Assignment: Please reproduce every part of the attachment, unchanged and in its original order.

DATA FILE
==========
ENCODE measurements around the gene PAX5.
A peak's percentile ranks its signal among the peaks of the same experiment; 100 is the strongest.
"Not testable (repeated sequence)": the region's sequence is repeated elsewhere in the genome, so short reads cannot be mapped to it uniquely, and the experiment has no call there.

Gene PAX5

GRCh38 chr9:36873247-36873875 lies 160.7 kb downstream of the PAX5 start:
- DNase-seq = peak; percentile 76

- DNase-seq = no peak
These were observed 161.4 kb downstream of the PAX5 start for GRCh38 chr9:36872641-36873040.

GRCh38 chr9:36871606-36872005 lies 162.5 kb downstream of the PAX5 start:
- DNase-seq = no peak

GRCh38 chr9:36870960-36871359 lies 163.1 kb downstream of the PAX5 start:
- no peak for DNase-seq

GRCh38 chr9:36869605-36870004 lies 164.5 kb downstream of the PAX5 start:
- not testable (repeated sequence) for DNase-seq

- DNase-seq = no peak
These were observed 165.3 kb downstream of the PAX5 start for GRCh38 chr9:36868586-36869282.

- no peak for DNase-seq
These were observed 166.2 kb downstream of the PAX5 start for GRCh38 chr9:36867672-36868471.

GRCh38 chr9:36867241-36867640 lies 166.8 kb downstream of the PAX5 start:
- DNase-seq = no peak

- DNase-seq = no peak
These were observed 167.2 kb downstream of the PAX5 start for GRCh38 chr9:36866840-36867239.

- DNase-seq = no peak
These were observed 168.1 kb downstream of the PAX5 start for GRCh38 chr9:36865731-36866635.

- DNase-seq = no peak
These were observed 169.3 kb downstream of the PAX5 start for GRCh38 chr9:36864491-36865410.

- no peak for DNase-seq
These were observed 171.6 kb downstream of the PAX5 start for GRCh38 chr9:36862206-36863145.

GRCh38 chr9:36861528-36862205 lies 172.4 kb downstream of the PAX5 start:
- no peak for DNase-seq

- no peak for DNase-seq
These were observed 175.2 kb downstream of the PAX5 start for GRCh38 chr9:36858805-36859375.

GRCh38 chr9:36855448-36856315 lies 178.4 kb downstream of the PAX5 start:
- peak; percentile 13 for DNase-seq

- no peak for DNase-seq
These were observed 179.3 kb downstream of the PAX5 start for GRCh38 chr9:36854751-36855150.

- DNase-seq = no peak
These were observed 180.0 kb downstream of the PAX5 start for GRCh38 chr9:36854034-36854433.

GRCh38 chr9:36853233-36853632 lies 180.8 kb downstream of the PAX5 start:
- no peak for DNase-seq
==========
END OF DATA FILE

ENCODE measurements around the gene PAX5.
A peak's percentile ranks its signal among the peaks of the same experiment; 100 is the strongest.
"Not testable (repeated sequence)": the region's sequence is repeated elsewhere in the genome, so short reads cannot be mapped to it uniquely, and the experiment has no call there.

Gene PAX5

GRCh38 chr9:36873247-36873875 lies 160.7 kb downstream of the PAX5 start:
- DNase-seq = peak; percentile 76

- DNase-seq = no peak
These were observed 161.4 kb downstream of the PAX5 start for GRCh38 chr9:36872641-36873040.

GRCh38 chr9:36871606-36872005 lies 162.5 kb downstream of the PAX5 start:
- DNase-seq = no peak

GRCh38 chr9:36870960-36871359 lies 163.1 kb downstream of the PAX5 start:
- no peak for DNase-seq

GRCh38 chr9:36869605-36870004 lies 164.5 kb downstream of the PAX5 start:
- not testable (repeated sequence) for DNase-seq

- DNase-seq = no peak
These were observed 165.3 kb downstream of the PAX5 start for GRCh38 chr9:36868586-36869282.

- no peak for DNase-seq
These were observed 166.2 kb downstream of the PAX5 start for GRCh38 chr9:36867672-36868471.

GRCh38 chr9:36867241-36867640 lies 166.8 kb downstream of the PAX5 start:
- DNase-seq = no peak

- DNase-seq = no peak
These were observed 167.2 kb downstream of the PAX5 start for GRCh38 chr9:36866840-36867239.

- DNase-seq = no peak
These were observed 168.1 kb downstream of the PAX5 start for GRCh38 chr9:36865731-36866635.

- DNase-seq = no peak
These were observed 169.3 kb downstream of the PAX5 start for GRCh38 chr9:36864491-36865410.

- no peak for DNase-seq
These were observed 171.6 kb downstream of the PAX5 start for GRCh38 chr9:36862206-36863145.

GRCh38 chr9:36861528-36862205 lies 172.4 kb downstream of the PAX5 start:
- no peak for DNase-seq

- no peak for DNase-seq
These were observed 175.2 kb downstream of the PAX5 start for GRCh38 chr9:36858805-36859375.

GRCh38 chr9:36855448-36856315 lies 178.4 kb downstream of the PAX5 start:
- peak; percentile 13 for DNase-seq

- no peak for DNase-seq
These were observed 179.3 kb downstream of the PAX5 start for GRCh38 chr9:36854751-36855150.

- DNase-seq = no peak
These were observed 180.0 kb downstream of the PAX5 start for GRCh38 chr9:36854034-36854433.

GRCh38 chr9:36853233-36853632 lies 180.8 kb downstream of the PAX5 start:
- no peak for DNase-seq